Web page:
Fla. judge says SCOTUS would rule against health insurance mandate. In a hearing for the 20-state suit against the Obama administration over the constitutionality of the healthcare reform law’s requirement for Americans to buy health insurance, Judge Roger Vinson told the courtroom “It would be a giant leap for the Supreme Court to say that a decision to buy or not to buy is tantamount to activity,” referring to judicial precedence of the limitations of the commerce clause, reports The Wall Street Journal.
Medicare to incorporate predictive modeling to prevent fraud. Federal investigators will begin using computerized analyses to fight organized attempts to defraud the nation’s health care system, Dept. of Health & Human Services secretary Kathleen Sebelius and U.S. Attorney General Eric Holder announced during a visit to Boston yesterday, according to The Boston Globe. The technology is similar to the software that credit card companies and banks use to catch fraudsters. The Dept. of Justice recovered $2.5 billion from healthcare fraud for the 2010 fiscal year.
Stent salespeople bypassed hospital ban. Sales staff from stent maker Abbott Laboratories (NYSE:ABT) were often allowed inside a cardiac treatment room at St. Joseph Medical Center while patient procedures were being performed, despite a hospital ban, according to testimony from Dr. Mark Midei, who is the focus of a physician payment scandal, reports The Baltimore Sun.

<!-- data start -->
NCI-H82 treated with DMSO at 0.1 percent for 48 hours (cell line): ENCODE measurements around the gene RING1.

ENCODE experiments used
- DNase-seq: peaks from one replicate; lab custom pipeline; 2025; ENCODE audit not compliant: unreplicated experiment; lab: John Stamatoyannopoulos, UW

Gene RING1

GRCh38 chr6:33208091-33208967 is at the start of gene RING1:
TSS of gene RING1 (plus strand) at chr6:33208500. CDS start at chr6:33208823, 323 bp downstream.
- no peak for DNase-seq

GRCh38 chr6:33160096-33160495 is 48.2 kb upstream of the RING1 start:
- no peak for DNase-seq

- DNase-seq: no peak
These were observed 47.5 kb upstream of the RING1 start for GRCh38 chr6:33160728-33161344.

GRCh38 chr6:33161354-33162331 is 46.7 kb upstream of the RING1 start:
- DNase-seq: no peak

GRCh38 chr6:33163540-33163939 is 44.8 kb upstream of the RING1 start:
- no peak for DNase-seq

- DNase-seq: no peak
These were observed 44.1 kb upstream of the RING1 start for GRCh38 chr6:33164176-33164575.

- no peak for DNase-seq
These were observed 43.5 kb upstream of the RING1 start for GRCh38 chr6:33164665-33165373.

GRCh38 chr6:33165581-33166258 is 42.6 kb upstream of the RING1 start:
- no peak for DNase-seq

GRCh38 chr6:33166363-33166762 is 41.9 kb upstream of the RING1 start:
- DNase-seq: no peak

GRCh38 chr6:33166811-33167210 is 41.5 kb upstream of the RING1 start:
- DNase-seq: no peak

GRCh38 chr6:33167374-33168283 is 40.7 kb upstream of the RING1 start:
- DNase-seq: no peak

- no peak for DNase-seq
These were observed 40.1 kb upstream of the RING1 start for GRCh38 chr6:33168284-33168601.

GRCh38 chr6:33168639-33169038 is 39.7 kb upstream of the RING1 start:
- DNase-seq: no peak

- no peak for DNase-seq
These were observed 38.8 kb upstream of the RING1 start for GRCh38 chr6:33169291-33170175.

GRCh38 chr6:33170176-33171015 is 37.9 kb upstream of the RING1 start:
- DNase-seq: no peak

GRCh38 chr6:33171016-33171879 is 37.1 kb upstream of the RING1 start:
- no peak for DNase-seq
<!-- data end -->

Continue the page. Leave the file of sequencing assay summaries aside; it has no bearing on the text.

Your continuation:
Woman missing part of her brain isn’t afraid of anything. A woman who cannot feel fear because of a missing structure in her brain called the amygdala may help researchers find treatments for post-traumatic stress disorder, reports the BBC.
Sebelius downplays Va. judge’s ruling on healthcare reform. Healthcare reform rolls on despite a Virginia judge’s ruling that its individual mandate is unconstitutional, Dept. of Health & Human Services Secretary Kathleen Sebelius tells a Boston audience, reports MassDevice.
Women anguish over Avastin pull. The Food and Drug Administration on Thursday moved toward revoking approval of the blockbuster cancer drug Avastin as a treatment for breast cancer, drawing criticism for limiting treatment options for desperately ill women, reports the Chicago Tribune.
Analysts fret over Brilinta setback. The FDA has handed AstraZeneca a painful setback on its biggest late-stage pipeline prospect: Rather than approve the blood thinner Brilinta, the agency issued a response letter demanding a fresh round of data analysis from a late-stage trial, according to FierceBiotech.
Unraveling Medicaid would be foolish. Medicaid may not provide great access to care. But it does provide access — access its recipients very much need and that, according to research, has measurably improved their health, according to a column in The New Republic and Kaiser Health News.
Steere central to Pfizer drama. For all the chatter about the sudden departure of CEO Jeff Kindler, the Pfizer boardroom drama might focus on Bill Steere: As chairman emeritus for nearly a decade, the 73-year-old Steere has wielded tangible influence over the drug maker and its strategic direction, including the push for out-sized acquisitions, according to Pharmalot blog’s Ed Silverman.
Mass layoffs could hit record at hospitals. The most recent mass-layoff statistics for the hospital industry suggest that 2010 will be a near-record year, according to an American Medical News report on the latest Bureau of Labor Statistics release.
Material from MedCity News was used in this report.